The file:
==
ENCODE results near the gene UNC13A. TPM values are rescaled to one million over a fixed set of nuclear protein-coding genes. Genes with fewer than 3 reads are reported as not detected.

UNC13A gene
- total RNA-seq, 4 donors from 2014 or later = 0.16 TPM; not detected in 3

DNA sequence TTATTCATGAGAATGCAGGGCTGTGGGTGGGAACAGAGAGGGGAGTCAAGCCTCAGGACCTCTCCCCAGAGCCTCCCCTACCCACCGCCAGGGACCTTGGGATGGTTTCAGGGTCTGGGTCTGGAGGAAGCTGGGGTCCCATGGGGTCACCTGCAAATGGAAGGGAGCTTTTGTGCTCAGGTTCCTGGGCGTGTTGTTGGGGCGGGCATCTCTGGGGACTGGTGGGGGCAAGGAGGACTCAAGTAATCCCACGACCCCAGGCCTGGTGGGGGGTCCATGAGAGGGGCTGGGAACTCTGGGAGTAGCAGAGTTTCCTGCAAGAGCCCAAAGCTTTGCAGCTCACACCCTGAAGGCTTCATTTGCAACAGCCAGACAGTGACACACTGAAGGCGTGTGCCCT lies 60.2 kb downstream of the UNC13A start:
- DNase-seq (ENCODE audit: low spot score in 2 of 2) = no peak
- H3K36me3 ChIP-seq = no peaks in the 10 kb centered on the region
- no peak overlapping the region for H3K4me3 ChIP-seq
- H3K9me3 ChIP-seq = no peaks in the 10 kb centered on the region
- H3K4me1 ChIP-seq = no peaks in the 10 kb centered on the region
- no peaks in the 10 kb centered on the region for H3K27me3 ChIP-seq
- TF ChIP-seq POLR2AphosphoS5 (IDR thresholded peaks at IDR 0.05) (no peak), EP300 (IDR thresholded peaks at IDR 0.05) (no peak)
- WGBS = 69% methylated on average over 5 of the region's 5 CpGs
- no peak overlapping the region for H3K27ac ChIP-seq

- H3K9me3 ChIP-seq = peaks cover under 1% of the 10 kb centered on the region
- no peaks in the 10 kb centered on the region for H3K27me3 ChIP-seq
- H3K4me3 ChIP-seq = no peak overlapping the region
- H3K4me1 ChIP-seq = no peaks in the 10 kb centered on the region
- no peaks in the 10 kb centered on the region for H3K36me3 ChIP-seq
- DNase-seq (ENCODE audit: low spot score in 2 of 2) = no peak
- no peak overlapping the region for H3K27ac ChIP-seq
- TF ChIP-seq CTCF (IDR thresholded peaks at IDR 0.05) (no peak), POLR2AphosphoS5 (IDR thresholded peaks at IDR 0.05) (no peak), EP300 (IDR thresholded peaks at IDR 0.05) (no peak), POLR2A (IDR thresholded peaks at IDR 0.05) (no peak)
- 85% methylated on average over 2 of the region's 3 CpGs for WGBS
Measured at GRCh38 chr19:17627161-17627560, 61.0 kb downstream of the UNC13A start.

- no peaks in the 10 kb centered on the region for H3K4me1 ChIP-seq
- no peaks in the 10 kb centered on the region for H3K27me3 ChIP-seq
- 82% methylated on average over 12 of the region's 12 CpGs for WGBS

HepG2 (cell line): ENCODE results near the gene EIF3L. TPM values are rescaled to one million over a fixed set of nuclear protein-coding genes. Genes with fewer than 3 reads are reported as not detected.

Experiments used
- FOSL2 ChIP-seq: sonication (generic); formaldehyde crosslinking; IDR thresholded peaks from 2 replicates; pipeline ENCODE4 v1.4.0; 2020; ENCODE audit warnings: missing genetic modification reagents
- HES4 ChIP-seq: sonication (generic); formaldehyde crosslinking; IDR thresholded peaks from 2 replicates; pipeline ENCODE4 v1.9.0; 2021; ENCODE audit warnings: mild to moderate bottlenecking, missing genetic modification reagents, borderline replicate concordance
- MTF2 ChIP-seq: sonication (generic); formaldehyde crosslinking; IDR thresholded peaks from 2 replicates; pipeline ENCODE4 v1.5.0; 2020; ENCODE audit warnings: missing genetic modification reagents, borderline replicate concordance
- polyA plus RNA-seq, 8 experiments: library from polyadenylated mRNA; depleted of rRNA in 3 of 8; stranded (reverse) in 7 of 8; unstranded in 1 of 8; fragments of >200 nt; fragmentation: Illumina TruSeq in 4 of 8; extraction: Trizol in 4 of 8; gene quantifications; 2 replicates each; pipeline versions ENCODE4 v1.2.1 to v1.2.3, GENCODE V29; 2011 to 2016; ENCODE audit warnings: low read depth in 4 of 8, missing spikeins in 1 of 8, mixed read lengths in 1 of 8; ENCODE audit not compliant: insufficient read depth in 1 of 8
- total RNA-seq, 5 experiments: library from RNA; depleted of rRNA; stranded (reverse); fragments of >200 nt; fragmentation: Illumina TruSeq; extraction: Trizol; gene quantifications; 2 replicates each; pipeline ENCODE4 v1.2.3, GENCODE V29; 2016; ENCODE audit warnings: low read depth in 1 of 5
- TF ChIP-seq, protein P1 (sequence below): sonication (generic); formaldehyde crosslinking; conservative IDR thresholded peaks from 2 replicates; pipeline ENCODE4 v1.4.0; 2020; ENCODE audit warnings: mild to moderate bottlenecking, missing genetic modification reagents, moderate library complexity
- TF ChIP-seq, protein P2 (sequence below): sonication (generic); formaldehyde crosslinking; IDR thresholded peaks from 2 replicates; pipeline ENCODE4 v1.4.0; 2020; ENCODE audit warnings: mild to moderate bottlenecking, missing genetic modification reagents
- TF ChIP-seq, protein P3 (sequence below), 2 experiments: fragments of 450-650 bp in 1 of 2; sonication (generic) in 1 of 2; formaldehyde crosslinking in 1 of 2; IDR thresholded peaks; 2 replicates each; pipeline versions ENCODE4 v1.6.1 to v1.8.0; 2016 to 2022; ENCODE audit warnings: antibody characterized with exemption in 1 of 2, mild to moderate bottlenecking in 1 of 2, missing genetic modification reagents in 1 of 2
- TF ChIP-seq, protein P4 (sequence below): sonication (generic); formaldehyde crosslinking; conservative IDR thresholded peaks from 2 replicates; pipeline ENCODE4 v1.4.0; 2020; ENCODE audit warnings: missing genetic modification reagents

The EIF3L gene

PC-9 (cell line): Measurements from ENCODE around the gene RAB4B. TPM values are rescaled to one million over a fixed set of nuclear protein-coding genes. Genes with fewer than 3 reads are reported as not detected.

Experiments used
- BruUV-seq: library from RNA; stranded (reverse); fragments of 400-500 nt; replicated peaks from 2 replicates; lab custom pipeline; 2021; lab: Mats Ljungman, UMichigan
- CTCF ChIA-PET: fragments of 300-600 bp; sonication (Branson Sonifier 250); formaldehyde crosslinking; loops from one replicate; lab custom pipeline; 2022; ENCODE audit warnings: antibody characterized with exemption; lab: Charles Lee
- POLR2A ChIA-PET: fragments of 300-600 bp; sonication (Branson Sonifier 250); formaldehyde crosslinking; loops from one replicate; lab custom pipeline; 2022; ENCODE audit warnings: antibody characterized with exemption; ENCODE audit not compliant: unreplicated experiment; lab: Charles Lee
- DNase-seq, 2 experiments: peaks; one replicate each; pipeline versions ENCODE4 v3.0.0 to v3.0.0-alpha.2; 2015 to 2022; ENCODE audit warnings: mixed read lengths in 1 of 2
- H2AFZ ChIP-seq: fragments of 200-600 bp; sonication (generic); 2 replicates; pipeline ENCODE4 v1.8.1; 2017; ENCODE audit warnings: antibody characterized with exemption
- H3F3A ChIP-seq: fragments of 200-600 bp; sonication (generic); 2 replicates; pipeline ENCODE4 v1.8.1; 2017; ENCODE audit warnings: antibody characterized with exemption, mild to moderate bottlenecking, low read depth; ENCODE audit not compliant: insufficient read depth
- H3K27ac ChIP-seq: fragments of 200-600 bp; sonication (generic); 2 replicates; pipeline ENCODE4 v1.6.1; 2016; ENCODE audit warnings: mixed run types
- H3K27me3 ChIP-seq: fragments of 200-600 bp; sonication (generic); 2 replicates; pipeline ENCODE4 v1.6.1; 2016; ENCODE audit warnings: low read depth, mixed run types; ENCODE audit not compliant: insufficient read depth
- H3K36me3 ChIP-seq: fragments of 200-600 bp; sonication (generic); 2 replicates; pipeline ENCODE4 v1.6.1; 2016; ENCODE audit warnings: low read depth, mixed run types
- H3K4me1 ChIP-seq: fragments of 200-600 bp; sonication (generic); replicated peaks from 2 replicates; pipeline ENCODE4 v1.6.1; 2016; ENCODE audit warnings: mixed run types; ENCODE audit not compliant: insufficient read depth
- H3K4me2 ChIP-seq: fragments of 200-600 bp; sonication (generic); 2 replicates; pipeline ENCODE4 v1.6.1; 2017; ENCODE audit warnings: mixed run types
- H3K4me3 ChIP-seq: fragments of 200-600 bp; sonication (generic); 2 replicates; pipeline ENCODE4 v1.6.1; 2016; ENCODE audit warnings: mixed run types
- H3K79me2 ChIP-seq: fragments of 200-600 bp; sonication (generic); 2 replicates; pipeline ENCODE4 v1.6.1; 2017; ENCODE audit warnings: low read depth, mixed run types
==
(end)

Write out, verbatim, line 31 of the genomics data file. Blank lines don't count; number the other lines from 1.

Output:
- MTF2 ChIP-seq: sonication (generic); formaldehyde crosslinking; IDR thresholded peaks from 2 replicates; pipeline ENCODE4 v1.5.0; 2020; ENCODE audit warnings: missing genetic modification reagents, borderline replicate concordance